The Safe Harbor Rally was a chance to bring together people to support a very important piece of legislation that is currently making its way through the system. For someone who has been an advocate for human trafficking for three years now, the rally was a truly an amazing experience to be a part of.  Not only was it great to hear the amazing speakers from the Milwaukee Human Trafficking Task Force and a survivor of human trafficking, Morgan Meadows, but also to have the chance to speak to legislators about why the Safe Harbor Bill is needed in the state of Wisconsin. The day also gave me joy to see people come to the rally who perhaps weren’t familiar with the bill but were willing to learn more about it and to understand why it was needed.

The rally was also taught us why certain legislators weren’t in support of the Safe Harbor Bill and how to be that person to perhaps further educate legislators

Amelia Gonzales joined the Lutheran Office for Public Policy as a graduate student in social work at UW-Madison in September.  She comes to us via the university’s 4W-STREETS (Social Transformation to End the Sexual Exploitation and Trafficking for Sex) program. Amelia is a recent graduate in social work and sociology from UW Oshkosh.

Thank you for your mission support that helps ministries like this happen!

The Forgotten Luther III: Reclaiming a Vision of Global Community Live Streaming Event!

The third Symposium in the Forgotten Luther series, with the help of five prominent church leaders and Luther scholars, invites congregations to develop a broader understanding of the global dimension of Christ’s mission in the world. Against the growing disparity in wealth and the rising tide of economic and political refugees throughout the world, the Symposium will reflect on Luther’s oft-forgotten social and economic reforms that flow from his central doctrine of justification by grace through faith.

Held on October 25 and 26, 2019 at St. Luke Lutheran Church in Silver Spring, MD, this symposium will feature presentations by: Rev. Dr. Karen Bloomquist, former Director of Department for Theology and Studies, Lutheran World Federation;  Rev. Dr. Guillermo Hansen, Professor of Global Christianity, Societies and Cultures and Martin Luther King Chair for Justice and Christian Community at Luther Theological Seminary;  Dr. Carter Lindberg, Emeritus Professor of Religion, Boston University;  Rev. Dr. Ishmael Noko, former General Secretary of the Lutheran World Federation; and Rev. Dr. Mitri Raheb, President of Dar-al-Kalima University College of Arts and Culture in Bethlehem.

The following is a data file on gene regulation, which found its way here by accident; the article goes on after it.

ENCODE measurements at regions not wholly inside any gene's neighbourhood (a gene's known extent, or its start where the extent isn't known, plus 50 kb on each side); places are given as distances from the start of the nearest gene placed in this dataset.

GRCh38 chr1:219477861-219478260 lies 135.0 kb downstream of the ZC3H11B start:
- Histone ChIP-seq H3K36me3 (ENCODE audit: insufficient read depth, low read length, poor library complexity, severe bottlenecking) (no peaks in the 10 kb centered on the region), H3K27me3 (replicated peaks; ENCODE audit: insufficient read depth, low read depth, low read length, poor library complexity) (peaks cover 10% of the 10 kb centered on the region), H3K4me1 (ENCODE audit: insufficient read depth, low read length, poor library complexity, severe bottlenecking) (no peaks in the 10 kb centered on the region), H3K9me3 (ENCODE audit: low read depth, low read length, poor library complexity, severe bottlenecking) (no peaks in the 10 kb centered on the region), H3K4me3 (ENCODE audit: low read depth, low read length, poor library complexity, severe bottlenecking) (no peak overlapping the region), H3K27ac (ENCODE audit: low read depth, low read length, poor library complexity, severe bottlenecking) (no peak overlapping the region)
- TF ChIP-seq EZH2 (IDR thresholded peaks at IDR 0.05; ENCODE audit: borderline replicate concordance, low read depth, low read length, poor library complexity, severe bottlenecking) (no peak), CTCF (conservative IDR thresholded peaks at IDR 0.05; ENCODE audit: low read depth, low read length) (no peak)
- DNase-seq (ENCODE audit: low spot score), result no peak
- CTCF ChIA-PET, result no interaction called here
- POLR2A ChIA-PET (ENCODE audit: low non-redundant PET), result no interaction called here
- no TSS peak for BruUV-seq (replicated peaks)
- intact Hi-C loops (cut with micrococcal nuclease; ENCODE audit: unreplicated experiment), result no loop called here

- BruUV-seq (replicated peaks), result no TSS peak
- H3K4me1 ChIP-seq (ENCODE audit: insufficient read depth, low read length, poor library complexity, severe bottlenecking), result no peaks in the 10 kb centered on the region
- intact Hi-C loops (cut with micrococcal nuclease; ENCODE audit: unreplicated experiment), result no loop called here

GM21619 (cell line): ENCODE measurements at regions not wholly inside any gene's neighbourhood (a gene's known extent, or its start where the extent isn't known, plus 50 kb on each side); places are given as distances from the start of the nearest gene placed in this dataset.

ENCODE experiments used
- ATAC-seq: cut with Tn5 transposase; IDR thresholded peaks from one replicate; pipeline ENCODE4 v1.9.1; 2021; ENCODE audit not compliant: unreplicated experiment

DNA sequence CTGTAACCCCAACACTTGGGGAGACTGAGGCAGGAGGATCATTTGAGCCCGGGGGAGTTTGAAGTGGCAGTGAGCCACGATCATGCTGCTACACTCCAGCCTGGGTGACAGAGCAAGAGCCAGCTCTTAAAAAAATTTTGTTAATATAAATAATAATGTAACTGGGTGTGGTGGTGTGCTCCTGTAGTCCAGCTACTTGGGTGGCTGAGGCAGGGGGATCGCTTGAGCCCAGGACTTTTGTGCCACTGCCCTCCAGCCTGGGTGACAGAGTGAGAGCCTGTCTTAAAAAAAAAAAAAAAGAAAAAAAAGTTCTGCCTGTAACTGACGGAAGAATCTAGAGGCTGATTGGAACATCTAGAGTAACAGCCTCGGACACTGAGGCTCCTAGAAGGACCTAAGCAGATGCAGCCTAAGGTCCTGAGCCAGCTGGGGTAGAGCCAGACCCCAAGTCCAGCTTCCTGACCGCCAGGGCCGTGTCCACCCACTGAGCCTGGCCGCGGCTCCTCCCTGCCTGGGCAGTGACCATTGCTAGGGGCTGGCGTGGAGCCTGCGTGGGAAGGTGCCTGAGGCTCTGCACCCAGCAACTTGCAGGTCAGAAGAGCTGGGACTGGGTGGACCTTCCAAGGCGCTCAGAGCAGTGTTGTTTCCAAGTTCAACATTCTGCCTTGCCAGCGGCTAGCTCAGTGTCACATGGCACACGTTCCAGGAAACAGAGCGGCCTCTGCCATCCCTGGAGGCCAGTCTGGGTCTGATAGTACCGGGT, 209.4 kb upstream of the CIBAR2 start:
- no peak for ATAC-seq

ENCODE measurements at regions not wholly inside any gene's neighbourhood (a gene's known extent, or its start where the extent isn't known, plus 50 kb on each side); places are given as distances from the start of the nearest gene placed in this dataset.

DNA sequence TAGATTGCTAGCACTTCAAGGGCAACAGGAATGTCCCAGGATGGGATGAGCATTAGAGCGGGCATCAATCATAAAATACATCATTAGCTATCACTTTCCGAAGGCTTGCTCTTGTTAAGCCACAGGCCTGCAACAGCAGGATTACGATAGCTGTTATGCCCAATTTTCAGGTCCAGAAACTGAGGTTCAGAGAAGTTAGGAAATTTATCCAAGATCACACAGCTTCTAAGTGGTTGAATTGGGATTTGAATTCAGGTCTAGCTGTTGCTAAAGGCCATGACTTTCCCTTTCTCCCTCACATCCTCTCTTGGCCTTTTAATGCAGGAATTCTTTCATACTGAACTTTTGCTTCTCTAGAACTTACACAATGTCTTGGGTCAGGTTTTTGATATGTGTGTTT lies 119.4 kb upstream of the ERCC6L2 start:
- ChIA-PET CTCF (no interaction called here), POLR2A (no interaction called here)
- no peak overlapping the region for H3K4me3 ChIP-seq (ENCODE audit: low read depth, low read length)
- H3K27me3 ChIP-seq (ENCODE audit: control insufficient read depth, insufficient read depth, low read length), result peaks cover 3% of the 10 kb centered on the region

Live-Streaming!   Importantly, for your convenience, this symposium will have a LIVE-STREAMING capacity to make it immediately available, so you will not have to wait for the publication of the congregational study book that will include these presentations.  You may find out more about this live-streaming option by writing to ForgottenLuther@saintluke.us and/or contacting Deacon Kyle Warfield at kwarfield@saintluke.us.

This symposium might be of particular interest to pastors/laity who are interested in the challenges of Global engagement in these days.  A number of synod committees have considered gathering to experience and discuss presentations together.  As before, a congregational study book that includes these presentations will be published and available to the church within a year and could be used to enhance dialogue about the vision of global mission within your synod.

As in the previous two Forgotten Luther symposiums that were developed in partnership with program units of the ELCA, The Forgotten Luther III enjoys the support and participation of Rev. Rafael Malpica-Padilla, Executive Director of Global Mission, ELCA.

You may find more information on this symposium at WWW.FLIII.US . Please click on “read more” for a brief overview and history of The Forgotten Luther Project.